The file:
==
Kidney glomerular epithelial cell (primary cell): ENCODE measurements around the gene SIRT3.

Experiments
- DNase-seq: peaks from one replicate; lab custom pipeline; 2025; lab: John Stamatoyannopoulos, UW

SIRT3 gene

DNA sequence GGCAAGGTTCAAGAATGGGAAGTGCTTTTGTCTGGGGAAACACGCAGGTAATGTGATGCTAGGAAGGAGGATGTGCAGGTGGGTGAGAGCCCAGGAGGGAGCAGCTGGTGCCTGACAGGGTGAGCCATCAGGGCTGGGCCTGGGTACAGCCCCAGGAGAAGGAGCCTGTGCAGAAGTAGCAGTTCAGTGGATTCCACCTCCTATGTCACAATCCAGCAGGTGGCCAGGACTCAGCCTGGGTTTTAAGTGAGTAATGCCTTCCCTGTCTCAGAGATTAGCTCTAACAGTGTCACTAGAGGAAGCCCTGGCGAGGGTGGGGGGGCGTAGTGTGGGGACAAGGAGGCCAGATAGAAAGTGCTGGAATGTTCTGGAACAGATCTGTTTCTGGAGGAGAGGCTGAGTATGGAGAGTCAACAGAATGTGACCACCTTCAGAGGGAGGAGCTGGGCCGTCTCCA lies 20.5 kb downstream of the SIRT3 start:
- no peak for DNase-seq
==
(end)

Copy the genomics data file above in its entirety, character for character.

Kidney glomerular epithelial cell (primary cell): ENCODE measurements around the gene SIRT3.

Experiments
- DNase-seq: peaks from one replicate; lab custom pipeline; 2025; lab: John Stamatoyannopoulos, UW

SIRT3 gene

DNA sequence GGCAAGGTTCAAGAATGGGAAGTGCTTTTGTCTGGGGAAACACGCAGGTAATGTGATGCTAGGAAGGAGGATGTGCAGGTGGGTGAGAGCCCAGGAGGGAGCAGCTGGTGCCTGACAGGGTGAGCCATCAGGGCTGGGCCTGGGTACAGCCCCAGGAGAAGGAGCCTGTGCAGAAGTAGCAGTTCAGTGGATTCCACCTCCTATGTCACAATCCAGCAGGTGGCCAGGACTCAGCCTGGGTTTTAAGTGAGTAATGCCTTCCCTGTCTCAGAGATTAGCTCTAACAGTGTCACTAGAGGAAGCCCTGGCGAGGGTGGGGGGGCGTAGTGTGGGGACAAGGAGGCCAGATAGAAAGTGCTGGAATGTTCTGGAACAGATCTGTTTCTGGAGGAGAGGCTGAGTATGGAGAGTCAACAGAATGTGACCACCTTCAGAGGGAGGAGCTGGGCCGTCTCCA lies 20.5 kb downstream of the SIRT3 start:
- no peak for DNase-seq